Keep working the scene: Iona Beach and Richmond Night Market Photography


Good morning everyone!

This post is going to be about what to do during those times where things aren’t working out the way you planned.

On Friday night I went with the family to the Richmond Night Market.  As it was still a bit earlier in the day we decided to go to Iona Beach first to have a stroll, play in the sand, and catch a sunset.   Richmond is a community located south of Vancouver, BC.  Iona was once an island, but is now a peninsula physically connected to Sea Island via a causeway and is immediately west of the Vancouver International Airport.  if you are an aviation enthusiast it is the perfect spot as planes take off and land directly overhead!

I decided to just bring my Fuji X100s as it is small, compact, and ideal for the street photography I was planning on doing at the Night Market later in the evening.

We arrived at the beach about an hour before sunset, with not a cloud in the sky.  While this sounds ideal, brilliant clear skies usually make for very boring sunsets.  Clouds, pollution, dust, particles…. these things hold the colour of the sun in the sky.  The light was coming in at a nice angle though:


I spent 10 or 20 minutes walking the beach trying to find the right frame for my sunset shot.  Another element that makes a great sunset photo is to have something interesting in the foreground… something to anchor the picture.  This led to problem number two….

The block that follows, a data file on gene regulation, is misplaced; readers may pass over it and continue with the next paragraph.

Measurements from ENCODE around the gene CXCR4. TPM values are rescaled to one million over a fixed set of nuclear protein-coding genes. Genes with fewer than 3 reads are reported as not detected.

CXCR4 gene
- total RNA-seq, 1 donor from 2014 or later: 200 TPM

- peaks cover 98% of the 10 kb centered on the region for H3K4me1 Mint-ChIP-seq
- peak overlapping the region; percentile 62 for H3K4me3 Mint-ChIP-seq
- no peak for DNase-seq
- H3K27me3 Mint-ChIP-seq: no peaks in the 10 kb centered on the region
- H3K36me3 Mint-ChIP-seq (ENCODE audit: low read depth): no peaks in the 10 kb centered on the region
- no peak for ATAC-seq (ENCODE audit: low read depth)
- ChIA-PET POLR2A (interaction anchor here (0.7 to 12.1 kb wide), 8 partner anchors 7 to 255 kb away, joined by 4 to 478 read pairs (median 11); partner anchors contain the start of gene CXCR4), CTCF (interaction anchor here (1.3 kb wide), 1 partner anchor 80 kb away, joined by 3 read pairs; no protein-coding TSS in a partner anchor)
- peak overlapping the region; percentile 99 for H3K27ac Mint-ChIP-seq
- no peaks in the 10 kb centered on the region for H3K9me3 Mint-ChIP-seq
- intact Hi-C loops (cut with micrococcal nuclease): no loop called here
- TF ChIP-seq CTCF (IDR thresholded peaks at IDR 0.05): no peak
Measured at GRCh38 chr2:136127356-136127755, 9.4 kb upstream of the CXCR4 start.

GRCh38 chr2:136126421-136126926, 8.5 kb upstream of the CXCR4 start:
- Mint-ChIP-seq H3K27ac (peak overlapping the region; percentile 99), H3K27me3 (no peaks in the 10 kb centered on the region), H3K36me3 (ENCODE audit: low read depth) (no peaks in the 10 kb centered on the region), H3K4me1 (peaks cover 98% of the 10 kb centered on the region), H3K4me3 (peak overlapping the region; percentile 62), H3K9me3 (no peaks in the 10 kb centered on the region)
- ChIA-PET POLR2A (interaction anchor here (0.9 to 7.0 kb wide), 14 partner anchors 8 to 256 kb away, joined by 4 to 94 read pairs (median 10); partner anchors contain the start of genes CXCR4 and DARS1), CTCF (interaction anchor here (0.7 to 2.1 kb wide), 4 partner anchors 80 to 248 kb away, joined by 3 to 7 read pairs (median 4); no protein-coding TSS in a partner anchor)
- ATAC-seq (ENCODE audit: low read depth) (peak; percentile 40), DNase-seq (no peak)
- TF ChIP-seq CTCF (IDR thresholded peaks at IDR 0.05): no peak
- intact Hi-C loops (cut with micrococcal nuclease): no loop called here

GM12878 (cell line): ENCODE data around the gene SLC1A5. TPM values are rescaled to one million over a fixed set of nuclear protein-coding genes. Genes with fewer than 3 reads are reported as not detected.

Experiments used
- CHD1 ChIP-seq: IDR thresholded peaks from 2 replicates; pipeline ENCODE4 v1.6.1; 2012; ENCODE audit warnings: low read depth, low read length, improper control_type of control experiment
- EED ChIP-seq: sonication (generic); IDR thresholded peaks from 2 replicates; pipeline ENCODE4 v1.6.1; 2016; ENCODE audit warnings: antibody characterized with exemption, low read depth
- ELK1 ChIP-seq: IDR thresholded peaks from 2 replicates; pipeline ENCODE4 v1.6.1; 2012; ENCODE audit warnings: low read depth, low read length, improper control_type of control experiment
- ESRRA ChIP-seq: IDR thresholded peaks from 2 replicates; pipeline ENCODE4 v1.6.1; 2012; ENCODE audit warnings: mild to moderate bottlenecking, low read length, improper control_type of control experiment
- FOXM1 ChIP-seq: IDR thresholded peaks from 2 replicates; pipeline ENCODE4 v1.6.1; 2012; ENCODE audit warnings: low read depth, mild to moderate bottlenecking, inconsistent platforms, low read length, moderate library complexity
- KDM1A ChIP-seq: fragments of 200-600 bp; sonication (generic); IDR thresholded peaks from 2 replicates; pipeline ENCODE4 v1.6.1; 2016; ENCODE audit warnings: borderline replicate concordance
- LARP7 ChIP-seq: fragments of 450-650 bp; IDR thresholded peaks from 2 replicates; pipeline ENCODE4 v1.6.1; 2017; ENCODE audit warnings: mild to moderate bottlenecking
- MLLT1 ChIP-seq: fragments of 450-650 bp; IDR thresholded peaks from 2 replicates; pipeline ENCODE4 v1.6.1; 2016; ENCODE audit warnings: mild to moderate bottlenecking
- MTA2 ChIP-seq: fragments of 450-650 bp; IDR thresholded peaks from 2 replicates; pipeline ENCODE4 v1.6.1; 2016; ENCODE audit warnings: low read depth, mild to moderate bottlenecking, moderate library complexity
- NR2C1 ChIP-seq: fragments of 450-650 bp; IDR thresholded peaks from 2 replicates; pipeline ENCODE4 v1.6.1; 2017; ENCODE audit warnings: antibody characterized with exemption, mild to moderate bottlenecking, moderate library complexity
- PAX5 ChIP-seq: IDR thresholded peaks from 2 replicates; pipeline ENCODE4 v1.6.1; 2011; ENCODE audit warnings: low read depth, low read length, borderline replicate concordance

The tide was not ideal, and there were very few interesting foreground elements to include in the picture.   I found this bird:


…but knew he wouldn’t stay around all night.

Camera Speak:  That perfect circle shaped glare is caused by the UV filter I usually have on my Fuji X100s by default.  The effect is kind of cool, but the filter was removed for the rest of the shoot.

I also found this old tree sticking up out of the sand.  As the sky was fairly boring  (no clouds, little colour) I tried adjusting my white balance and underexposing slightly to change the image:


I tried a vertical composition from a slightly different angle:


Ok, but still not what I was going for.  No great foreground elements, no clouds in the sky, sun getting low… time ticking away.

I switched my white balance back to daylight and recomposed to try a different frame:


That.  Is.  Photographic.  Lameness.  Right.  There.

I realized at this point that taking only my Fuji X100s with a fixed 35mm wide angle lens limited me a lot.   I had a photography instructor once tell me that when the whole scene is boring, shoot the details.  The great details in this frame are the birds on the beach backlit by the light.   Check out this crop from the above image:


I should have brought my Fuji X-T1 and the Fujinon 55-200mm telephoto lens.  That would have enabled me to shoot the interesting details (i.e. close ups of the birds) and maybe get something more interesting.

The sun was gone minutes after this and we started packing up to head for the Night Market.  I have learned, however, that it is a mistake to pack your camera away…. keep it in your hand until the moment you are in the car.

We walked back up the trail and along the path to the parking lot.  By this time it was quite dark, and as we were almost at the car I saw this:


Not quite a sunset, but finally an image I was happy with from the evening.  It reminds me of a Texas desert for some reason, rather than a beach in Canada.

Moral of the story:  Work the scene, try different things, bring the right gear, and don’t put it away until you are truly done.

Oh, and the Richmond Night Market?  Where else do you see things like this: